The Big Pivot: 7 Insights from a Finance MBA-Turned-Psychotherapist
January 11, 2019 | Filed in: Your Career
The Big Pivot is a new series featuring women who have made major career reinventions (think going to work in totally different industries) on why they did it, how they did it, and what they learned. First up is Susan Bernard, who, after earning her MBA in finance in the 1980s and working for over fifteen years in banking and human resources, had a change of heart. In search of more meaningful work, she returned to school to become a psychotherapist. “As the cliché goes: The worst day I have as a therapist is better than the best day I ever had as an HR executive,” she says. “I’m happier and more effective by a multiple of a hundred.” And in her private practice, she often advises clients about how to mindfully plan their career transitions (ancient Tibetan goatherd bells are involved).
Explore what truly motivates you.
“Somewhere in my mid-thirties, I became disenchanted with my role as a crackerjack HR professional. It was a good job, but I’m not money-motivated or particularly adept at corporate political gamesmanship. I was in search of meaningful work that was intellectually stimulating and emotionally involved—something that Buddhists refer to as ‘right livelihood,’ or being in flow. I wanted my work to enhance my spirit. The ‘90s and the early aughts were the era of books like What Color Is Your Parachute? and Finding Your Own North Star. There was a belief that there could be a deep connection between who we are and the work we do, and I was in search of that connection.”
Don’t rush—take time to mull.
“My transition from HR to psychotherapy was a multi-year process. At first, I was ambivalent about whether I should pursue a second career. I knew it would require a different Master’s degree, extensive post-graduate training, and a lot of pain and suffering before I would feel professionally secure again. I spent a lot of time in therapists’ offices trying to puzzle out whether it would be a good move. My own therapist was a role model who inspired me. One pivotal moment was when I started participating in group therapy under his auspices, and I found myself giving damned good advice to the other members. A lightbulb went off. I thought, Oh, sheesh! The therapist is barely working! I’m doing all the work here! I think I could be good at this.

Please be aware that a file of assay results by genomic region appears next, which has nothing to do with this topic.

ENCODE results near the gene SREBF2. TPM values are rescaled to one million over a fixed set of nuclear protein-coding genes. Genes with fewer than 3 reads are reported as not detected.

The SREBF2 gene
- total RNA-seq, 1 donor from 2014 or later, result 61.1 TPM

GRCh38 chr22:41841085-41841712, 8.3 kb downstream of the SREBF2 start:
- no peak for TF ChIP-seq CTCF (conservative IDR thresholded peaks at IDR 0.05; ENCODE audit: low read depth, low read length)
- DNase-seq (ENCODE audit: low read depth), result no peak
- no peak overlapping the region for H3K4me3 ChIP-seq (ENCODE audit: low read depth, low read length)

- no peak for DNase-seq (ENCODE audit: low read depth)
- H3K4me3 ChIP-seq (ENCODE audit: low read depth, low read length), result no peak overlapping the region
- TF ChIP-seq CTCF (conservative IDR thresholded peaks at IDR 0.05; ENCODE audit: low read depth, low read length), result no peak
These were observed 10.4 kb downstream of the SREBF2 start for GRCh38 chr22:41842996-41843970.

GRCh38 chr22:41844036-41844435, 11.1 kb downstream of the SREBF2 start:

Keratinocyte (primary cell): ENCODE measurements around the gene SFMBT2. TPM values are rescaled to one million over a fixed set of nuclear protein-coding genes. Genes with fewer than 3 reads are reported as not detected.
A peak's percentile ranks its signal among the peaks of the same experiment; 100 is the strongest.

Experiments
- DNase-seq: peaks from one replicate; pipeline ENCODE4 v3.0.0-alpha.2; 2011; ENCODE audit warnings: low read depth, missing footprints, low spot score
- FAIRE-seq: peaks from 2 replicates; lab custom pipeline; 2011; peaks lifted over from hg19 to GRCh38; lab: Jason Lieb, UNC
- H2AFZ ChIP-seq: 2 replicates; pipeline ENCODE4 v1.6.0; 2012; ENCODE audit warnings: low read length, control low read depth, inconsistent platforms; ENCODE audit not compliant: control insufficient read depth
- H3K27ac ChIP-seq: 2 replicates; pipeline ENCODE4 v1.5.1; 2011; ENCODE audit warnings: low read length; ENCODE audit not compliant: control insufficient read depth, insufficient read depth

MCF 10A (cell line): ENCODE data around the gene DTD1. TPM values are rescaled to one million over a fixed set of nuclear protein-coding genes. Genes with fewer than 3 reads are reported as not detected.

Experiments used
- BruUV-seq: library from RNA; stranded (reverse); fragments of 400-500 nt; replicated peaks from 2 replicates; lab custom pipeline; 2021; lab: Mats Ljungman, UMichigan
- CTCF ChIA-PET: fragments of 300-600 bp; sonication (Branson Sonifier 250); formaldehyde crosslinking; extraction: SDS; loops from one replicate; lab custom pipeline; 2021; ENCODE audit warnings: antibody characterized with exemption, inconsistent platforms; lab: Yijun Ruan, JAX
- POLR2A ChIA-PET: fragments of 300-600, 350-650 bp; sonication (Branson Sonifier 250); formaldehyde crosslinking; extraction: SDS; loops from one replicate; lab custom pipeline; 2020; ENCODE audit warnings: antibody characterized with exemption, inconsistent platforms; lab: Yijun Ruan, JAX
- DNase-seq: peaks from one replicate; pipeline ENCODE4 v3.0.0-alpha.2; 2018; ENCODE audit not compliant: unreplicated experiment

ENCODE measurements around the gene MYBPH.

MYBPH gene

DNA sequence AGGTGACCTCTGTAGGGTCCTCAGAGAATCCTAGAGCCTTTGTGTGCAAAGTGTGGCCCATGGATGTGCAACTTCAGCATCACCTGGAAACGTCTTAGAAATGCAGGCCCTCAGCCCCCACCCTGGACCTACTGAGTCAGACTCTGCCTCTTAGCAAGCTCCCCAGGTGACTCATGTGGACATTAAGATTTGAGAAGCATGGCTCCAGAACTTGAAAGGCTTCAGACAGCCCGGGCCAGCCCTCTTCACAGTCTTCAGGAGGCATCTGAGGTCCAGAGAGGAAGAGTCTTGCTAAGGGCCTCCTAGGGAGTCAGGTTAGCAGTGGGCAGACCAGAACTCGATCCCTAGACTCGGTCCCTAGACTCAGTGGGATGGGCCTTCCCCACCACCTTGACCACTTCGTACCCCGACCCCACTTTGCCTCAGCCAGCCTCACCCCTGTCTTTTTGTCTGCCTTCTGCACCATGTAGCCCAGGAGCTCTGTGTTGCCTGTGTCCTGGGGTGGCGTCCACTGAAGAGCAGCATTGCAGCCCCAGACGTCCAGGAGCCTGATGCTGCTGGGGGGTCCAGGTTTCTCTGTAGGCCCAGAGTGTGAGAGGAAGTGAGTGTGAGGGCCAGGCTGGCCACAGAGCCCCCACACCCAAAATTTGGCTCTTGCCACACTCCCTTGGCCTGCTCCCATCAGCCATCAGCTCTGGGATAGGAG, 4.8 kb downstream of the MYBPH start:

Be a researcher.
“A career transition should be a well thought-out and well-researched process. I’m a proponent of doing extensive reading and networking before you make any decisions. Make sure you have lots of conversations with people who are in the field you hope to enter. By the time I applied for social work school at NYU, I was very well-informed about what it took to be a good therapist. I did many years of my own therapy; I read every therapy-related book I could get my hands on; and I went to various conferences. Being steeped in information helped me feel confident in my decision.”
Be realistic about supply and demand.